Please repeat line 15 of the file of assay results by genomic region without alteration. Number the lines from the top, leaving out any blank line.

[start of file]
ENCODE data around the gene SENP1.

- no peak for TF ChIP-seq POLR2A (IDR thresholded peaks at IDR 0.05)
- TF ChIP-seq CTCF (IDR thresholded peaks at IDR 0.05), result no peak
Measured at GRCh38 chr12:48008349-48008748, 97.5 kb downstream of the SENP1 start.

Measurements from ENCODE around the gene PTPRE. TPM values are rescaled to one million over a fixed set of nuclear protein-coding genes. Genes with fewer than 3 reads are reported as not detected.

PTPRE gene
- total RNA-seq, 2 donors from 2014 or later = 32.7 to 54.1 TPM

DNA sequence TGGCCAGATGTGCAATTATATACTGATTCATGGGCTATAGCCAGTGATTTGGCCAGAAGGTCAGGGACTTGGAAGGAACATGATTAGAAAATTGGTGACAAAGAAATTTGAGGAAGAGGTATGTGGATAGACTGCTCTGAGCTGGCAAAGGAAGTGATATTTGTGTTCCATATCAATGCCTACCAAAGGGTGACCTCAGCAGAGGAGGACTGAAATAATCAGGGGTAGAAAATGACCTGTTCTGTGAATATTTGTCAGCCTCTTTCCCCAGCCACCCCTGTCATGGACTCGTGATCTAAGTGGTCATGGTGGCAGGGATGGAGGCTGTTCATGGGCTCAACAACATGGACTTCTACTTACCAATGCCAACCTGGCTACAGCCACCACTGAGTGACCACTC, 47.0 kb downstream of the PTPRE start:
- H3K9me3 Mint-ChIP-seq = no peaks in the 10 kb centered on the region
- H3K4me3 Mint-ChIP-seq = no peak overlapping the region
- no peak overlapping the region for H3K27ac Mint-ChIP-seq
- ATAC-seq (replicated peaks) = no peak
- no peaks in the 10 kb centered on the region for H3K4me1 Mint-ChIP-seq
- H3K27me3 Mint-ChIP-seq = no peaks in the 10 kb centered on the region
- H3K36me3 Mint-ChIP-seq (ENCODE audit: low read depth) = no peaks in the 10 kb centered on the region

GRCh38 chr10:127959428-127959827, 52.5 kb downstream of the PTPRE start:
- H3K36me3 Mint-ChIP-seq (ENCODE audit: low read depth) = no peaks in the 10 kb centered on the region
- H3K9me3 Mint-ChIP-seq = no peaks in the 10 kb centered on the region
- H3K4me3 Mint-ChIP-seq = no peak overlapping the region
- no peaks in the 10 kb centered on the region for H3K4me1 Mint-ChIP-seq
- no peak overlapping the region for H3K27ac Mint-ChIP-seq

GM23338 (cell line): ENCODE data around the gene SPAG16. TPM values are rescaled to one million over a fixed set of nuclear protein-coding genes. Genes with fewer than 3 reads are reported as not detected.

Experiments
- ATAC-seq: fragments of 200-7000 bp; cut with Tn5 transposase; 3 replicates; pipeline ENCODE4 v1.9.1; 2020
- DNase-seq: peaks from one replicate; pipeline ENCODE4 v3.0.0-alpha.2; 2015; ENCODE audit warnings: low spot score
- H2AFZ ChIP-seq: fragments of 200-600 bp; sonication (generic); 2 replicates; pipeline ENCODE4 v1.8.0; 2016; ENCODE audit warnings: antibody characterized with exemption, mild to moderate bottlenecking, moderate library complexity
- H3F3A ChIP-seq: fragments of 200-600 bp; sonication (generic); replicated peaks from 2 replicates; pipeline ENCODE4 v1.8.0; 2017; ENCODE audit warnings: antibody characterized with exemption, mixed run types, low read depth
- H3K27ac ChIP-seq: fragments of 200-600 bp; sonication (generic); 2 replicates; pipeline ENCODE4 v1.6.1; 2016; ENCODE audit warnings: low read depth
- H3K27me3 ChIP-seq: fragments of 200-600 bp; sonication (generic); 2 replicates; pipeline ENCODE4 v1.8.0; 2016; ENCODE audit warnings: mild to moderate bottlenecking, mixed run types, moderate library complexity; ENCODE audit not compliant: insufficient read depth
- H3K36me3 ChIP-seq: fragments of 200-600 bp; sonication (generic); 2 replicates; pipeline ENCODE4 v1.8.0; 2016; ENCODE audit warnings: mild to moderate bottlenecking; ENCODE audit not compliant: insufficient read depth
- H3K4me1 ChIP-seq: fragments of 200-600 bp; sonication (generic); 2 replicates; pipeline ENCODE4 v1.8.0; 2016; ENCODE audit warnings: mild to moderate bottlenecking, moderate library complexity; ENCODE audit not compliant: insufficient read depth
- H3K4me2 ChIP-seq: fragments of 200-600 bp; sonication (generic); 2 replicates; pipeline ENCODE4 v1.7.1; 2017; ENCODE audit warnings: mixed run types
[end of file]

- H3K36me3 Mint-ChIP-seq (ENCODE audit: low read depth) = no peaks in the 10 kb centered on the region